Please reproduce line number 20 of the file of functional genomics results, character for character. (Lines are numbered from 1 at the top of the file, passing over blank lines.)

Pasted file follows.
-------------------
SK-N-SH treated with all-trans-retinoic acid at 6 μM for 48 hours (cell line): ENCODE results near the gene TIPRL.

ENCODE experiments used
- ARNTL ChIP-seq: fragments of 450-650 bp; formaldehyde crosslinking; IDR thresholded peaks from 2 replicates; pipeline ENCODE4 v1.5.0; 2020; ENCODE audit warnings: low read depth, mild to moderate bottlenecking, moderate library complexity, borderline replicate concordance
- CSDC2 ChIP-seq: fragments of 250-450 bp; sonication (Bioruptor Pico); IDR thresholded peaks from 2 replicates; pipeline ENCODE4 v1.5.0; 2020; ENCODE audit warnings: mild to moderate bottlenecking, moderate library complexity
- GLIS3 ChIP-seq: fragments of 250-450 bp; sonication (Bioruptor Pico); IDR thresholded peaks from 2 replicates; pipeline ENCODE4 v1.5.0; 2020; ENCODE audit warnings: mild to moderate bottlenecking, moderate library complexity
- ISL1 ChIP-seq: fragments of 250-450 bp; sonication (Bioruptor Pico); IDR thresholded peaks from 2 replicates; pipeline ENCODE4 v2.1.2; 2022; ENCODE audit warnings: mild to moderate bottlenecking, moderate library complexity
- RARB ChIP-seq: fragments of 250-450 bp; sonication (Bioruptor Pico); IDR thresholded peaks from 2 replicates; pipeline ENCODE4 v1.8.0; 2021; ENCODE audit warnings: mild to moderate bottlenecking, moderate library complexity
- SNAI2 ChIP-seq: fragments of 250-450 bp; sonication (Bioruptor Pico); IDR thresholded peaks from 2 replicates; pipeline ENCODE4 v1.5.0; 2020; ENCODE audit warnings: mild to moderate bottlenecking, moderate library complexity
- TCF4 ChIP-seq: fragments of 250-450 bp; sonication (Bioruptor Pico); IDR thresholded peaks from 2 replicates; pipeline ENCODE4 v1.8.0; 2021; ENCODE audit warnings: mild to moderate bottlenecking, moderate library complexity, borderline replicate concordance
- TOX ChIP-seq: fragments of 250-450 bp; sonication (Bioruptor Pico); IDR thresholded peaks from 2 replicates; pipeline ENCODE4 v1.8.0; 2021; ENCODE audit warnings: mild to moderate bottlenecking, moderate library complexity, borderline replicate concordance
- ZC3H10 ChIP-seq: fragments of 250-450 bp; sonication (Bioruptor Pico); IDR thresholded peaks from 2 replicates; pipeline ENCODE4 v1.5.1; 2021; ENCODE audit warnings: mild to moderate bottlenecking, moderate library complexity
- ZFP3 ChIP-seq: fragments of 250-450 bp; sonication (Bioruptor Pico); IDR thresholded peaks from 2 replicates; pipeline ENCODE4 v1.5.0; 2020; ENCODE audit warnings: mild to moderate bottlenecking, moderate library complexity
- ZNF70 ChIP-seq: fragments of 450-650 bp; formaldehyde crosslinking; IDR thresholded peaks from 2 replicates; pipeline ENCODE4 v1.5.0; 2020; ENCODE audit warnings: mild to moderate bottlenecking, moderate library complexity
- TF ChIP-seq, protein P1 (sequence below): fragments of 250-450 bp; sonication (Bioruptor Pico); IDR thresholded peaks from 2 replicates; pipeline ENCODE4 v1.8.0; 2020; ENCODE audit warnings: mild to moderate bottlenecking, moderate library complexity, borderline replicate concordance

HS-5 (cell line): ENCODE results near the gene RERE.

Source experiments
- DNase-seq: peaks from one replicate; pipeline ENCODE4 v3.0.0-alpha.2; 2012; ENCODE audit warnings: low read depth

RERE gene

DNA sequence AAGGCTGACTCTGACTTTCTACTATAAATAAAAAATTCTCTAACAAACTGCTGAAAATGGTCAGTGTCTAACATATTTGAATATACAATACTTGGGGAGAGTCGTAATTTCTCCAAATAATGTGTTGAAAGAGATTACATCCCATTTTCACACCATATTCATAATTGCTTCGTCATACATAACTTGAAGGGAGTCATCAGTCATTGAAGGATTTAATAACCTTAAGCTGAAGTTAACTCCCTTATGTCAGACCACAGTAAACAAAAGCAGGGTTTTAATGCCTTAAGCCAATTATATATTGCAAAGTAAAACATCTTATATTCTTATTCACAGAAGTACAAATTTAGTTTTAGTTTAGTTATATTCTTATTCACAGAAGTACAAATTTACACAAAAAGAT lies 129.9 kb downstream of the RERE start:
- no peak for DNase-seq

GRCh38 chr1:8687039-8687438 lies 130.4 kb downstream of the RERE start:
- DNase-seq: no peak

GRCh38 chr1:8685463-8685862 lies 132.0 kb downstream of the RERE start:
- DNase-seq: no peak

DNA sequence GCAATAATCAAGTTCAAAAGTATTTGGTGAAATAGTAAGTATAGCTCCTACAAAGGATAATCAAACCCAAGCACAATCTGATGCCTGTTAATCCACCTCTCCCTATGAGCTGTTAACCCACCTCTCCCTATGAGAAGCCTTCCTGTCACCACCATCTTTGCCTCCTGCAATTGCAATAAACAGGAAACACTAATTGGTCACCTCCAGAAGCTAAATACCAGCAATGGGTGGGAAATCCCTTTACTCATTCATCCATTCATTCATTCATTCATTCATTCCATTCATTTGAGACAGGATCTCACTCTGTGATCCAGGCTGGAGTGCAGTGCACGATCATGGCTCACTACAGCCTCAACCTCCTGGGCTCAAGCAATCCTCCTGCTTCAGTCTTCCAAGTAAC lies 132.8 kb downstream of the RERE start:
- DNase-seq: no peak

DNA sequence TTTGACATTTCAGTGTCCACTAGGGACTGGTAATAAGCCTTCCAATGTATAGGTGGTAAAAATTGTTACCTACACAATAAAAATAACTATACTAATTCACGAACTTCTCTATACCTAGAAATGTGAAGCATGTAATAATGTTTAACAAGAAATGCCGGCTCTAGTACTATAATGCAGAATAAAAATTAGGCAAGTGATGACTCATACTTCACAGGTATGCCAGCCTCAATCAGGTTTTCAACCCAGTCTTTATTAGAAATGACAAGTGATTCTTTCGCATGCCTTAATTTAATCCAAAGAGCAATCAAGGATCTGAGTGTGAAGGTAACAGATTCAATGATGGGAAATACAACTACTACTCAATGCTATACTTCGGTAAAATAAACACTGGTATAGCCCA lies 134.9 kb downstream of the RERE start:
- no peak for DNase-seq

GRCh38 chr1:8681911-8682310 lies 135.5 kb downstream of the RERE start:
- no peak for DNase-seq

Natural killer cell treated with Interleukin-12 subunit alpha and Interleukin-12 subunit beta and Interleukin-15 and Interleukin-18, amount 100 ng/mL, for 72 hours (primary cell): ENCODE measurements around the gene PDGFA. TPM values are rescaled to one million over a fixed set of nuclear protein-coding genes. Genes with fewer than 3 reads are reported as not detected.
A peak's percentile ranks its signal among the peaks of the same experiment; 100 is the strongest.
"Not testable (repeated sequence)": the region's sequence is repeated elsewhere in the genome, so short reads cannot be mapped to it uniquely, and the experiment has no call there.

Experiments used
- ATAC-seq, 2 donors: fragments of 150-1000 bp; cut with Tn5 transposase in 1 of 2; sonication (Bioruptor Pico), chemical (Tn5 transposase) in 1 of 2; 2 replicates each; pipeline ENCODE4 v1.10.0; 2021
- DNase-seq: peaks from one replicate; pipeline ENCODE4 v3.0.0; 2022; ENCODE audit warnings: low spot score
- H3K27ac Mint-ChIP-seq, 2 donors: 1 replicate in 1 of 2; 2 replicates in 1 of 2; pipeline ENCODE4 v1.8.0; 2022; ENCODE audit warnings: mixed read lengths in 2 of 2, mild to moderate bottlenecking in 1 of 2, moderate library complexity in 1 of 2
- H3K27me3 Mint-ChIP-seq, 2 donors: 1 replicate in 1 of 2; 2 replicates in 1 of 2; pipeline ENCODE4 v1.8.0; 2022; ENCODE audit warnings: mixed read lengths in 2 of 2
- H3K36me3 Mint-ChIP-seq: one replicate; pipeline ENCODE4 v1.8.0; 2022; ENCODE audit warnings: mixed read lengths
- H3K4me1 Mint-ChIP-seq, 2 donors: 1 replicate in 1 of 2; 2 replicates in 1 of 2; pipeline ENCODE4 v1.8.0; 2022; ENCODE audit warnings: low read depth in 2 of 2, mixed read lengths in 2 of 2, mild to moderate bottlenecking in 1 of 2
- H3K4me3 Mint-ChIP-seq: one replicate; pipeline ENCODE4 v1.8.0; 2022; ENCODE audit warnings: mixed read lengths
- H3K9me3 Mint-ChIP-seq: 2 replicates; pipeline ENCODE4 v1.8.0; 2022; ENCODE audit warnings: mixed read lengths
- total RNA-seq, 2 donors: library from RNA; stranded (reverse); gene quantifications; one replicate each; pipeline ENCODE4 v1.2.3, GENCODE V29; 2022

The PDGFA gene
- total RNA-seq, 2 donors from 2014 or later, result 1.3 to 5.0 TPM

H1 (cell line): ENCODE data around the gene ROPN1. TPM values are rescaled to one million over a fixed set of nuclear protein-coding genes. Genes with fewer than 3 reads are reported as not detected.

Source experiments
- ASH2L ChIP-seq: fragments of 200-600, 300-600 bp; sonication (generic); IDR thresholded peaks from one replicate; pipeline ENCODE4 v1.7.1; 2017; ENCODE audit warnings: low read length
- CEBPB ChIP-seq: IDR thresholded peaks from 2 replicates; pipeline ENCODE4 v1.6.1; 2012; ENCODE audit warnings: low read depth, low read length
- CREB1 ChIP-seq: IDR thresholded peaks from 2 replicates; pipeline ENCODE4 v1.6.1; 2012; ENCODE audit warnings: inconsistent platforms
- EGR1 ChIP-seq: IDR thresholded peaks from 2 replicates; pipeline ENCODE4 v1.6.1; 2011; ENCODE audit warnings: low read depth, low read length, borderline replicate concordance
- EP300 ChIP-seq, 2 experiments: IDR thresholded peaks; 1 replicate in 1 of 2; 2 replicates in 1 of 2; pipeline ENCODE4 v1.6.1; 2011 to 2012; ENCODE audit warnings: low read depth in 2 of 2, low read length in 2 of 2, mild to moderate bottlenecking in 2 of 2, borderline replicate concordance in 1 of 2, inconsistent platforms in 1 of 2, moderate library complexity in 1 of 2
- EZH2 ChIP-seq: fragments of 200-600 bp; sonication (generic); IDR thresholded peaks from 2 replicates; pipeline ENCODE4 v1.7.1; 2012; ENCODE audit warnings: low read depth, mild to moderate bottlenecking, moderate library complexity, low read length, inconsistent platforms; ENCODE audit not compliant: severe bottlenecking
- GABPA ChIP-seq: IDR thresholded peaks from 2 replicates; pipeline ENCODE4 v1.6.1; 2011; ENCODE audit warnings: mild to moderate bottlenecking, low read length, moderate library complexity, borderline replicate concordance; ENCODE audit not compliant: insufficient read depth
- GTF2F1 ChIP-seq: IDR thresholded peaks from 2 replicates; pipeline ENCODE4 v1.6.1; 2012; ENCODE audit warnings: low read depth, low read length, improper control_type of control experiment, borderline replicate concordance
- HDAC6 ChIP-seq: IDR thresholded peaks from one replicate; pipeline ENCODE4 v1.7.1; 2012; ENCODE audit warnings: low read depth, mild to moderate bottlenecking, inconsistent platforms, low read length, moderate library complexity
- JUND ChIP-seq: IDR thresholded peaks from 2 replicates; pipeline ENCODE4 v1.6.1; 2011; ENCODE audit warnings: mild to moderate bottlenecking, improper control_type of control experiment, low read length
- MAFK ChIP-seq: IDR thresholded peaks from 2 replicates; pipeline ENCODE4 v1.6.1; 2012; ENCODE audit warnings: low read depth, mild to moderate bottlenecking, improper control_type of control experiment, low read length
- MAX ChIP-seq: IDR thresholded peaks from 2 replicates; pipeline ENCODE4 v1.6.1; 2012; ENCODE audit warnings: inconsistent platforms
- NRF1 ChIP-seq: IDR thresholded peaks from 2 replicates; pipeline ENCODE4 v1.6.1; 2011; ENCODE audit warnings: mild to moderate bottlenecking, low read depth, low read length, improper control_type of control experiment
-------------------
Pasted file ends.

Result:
- no peak for DNase-seq